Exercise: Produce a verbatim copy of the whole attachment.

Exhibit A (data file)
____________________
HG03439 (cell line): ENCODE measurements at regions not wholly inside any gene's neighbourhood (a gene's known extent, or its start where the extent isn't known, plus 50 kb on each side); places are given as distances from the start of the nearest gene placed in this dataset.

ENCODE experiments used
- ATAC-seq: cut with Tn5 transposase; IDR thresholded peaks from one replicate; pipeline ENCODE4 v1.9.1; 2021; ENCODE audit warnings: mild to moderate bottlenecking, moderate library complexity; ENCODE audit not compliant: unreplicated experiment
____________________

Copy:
HG03439 (cell line): ENCODE measurements at regions not wholly inside any gene's neighbourhood (a gene's known extent, or its start where the extent isn't known, plus 50 kb on each side); places are given as distances from the start of the nearest gene placed in this dataset.

ENCODE experiments used
- ATAC-seq: cut with Tn5 transposase; IDR thresholded peaks from one replicate; pipeline ENCODE4 v1.9.1; 2021; ENCODE audit warnings: mild to moderate bottlenecking, moderate library complexity; ENCODE audit not compliant: unreplicated experiment